Global Rapid Rugby gained a lot of attention and growing excitement in 2018, and the positive impact on Asian rugby development looks inevitable. Although the plans to launch the new innovative rugby series have been delayed until 2010, rugby fans in Asia should still be treated to the 2019 Showcase series.
Global Rapid Rugby has said, “ In 2019, the Showcase Series will travel throughout Asia, the Pacific Islands and Australasia to give fans, viewers, players, and coaches a live taste of what is to come in Season One in 2020, when teams will compete for an AUD$1 million first prize.”
Rapid Rugby Head of Rugby Matt Hodgson will continue to work with marquee players around 2019 and 2020 and added: “ I am confident the 2019 series will be a great demonstration of what a full season of increased ball-in-play time, attacking, aggressive, high scoring rugby will look like.”
Winners of the Asia and the Pacific series will access an AUD50,000 prize purse to assist local community rugby programs.
The Asia Showcase Series will begin on March 29 and end on 12th May 2019.
The Pacific Showcase Series will be played from May 18th to 21st June 2019.
Teams will play at least two matches in their home market. Although GRR said that “construction work on Samoa’s main stadium means its ‘home’ games will be played in Queensland and Auckland.”
This is what we know about the proposed format and rule changes Global Rapid Rugby will introduce in 2020.
One of the more controversial aspects of the Global Rapid Rugby tournament is the proposed law changes. The new and revised laws are designed to increase ball-in-play time.
A Power Try is awarded when a team’s play is initiated from within their own 22m area and results in a try with no break in continuity of possession by the scoring team. In addition, the plans are to have coloured lights on the goal posts to alert fans to when a Power Try is “live” (green lights), “dead” (solid red lights) or “scored” (flashing green lights). The result is that the Power Try offers a team the 9 points on conversion.
Rapid Rugby teams may make up to 12 player substitutions during the game, as opposed to the current 8 substitutions.
Lineouts can be taken as soon as the throwing team is ready, therefore they do not have to wait for their opponent or the referee.
Instead of the regular 80-minute allotment, Rapid Rugby games will be fast-paced, and a total of 70-minute total game time will be played.
It’s believed teams will lose possession if kicking to touch, even if kicking from their own 22m area.
The 2020 season should see 8 team involved which means 14 rounds, 56 games plus four finals. The competition is due to have teams from Fiji, Australia, Hong Kong, Singapore, Malaysia, Japan, Samoa, Fiji, and more TBC. However many teams have not 100% confirmed participation or even unveiled names so this is speculation at this point in time.
We would expect this to be a no-brainer due to the affiliation of Forrest with the Force. Will home games only be played in Perth and the exact roster etc are still to be confirmed.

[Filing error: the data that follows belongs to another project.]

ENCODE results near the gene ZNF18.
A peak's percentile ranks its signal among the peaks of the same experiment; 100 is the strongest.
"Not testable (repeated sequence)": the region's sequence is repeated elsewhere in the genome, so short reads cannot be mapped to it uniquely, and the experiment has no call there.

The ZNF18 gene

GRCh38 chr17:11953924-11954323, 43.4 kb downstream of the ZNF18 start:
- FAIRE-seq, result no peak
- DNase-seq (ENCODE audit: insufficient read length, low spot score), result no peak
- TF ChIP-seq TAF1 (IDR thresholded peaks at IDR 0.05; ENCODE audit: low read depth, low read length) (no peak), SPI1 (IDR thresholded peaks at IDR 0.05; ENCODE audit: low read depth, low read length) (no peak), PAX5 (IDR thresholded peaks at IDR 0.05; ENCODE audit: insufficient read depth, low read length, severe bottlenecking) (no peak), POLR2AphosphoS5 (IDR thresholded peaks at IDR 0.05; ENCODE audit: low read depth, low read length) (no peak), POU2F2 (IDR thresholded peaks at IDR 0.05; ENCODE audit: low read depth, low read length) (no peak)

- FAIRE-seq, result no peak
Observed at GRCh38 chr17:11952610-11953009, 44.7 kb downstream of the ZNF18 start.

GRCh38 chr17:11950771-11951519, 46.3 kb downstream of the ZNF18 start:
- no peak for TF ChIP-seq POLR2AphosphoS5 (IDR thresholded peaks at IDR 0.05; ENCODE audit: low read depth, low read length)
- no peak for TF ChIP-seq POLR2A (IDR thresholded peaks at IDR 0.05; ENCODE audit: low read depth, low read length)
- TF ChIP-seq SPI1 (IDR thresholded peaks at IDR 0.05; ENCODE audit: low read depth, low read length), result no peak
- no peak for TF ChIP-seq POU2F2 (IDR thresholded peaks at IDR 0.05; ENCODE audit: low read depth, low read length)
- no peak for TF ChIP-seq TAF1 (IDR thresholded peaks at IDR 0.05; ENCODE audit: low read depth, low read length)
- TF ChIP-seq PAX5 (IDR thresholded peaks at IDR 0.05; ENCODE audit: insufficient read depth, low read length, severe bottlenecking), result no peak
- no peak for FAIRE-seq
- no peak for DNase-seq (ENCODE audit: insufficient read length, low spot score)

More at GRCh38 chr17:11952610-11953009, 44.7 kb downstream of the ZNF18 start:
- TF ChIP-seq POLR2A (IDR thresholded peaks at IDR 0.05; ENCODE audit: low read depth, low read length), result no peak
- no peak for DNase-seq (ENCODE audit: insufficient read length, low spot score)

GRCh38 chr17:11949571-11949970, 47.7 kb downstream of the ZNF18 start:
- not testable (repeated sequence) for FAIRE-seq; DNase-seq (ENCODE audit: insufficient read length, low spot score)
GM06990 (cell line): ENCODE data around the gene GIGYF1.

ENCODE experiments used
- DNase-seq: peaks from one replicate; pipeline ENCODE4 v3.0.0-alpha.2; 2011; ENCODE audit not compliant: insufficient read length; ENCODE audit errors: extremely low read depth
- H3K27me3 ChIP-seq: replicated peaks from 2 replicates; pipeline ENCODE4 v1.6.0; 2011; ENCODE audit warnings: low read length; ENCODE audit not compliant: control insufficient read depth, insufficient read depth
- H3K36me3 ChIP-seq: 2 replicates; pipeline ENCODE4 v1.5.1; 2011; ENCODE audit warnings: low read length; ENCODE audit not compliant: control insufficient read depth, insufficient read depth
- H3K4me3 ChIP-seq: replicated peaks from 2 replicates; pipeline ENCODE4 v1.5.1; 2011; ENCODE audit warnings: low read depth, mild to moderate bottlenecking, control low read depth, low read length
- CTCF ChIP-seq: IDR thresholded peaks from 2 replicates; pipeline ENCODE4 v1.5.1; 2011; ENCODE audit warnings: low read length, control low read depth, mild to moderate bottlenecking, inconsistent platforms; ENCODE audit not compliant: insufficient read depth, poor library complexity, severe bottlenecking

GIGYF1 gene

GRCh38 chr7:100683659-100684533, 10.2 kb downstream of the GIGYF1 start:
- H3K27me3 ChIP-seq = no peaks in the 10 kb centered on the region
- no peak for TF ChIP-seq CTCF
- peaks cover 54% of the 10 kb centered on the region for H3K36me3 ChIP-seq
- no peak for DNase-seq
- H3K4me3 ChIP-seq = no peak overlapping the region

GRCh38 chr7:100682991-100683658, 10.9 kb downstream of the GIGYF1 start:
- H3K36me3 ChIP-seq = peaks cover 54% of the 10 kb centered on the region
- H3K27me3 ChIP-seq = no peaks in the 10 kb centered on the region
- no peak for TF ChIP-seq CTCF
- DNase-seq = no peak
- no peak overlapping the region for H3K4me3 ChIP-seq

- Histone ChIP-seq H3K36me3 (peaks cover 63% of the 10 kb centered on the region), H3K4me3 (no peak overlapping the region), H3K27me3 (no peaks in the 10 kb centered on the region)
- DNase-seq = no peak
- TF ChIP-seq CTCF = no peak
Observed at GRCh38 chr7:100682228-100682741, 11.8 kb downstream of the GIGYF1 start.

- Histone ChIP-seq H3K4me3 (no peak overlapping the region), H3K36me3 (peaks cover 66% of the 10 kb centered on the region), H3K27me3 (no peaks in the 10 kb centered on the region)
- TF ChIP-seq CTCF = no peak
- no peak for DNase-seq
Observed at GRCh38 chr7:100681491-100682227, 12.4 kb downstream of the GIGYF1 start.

The Fiji Rugby Union confirmed their participation with the team playing as the Fijian Latui. They played in the 2019 Pacific Showcase Series.
The HKRFU confirmed their involvement and the name of the team in late 2018. The South China Tigers are due to consist of players from the “HKRU’s Elite Rugby Programme and Elite Sevens Athletes Programme, including Hong Kong men’s national fifteen and seven-a-side squad members, players from the HKRU Premiership, and established stars from around the rugby world.” However the team logo, playing kit, management team and squad for the inaugural season are yet to be announced.
Not much is known about the Malaysian representation but it is believed to be backed by South African Currie Cup division one club Falcons.
The Singapore based franchise is called the Asia Pacific Dragons. The attack coach is confirmed as Ryan Martin with a sleuth of Otago NPB players are confirmed or rumoured to play. These include Halfbacks Kurt Hammer and Melani Matavao, loose forward/lock Joketani Koroi and hooker Sekonaia Pole, loose forward Naulia Dawai, back Zac Harrison-Jones while Otago No8 Dylan Nel is believed to also be heading to the Pacific Dragons. Otago winger Mitchell Scott was also linked with a move to the Dragons.
There is also speculation that millionaire Richard Fale, a Tongan-born politician will manage the Samoa-based side which is also likely to include Tongan players. The team will be potentially playing home games in New Zealand and Australia in the 2020 Championship. Kagifa Samoa played in the 2019 Pacific Showcase Series.
Unconfirmed reports suggest that the Japanese team will be affiliated with Top League side the Panasonic Wild Knights. However, a second Japanese side may join in the future, possibly via a privately run venture as opposed to existing corporate-backed set-up.
There are plans for more teams from China, India, UAE, Sri Lanka and Korea for 2020 and beyond.
As part of the expansion, Rapid Rugby is seeking to develop “rugby in schools and communities, establishing player and coach pathways and engaging the fan base.”
If this comes to fruition it bodes well for the growth of professional rugby in Asia and for the exposure of the sport throughout the region.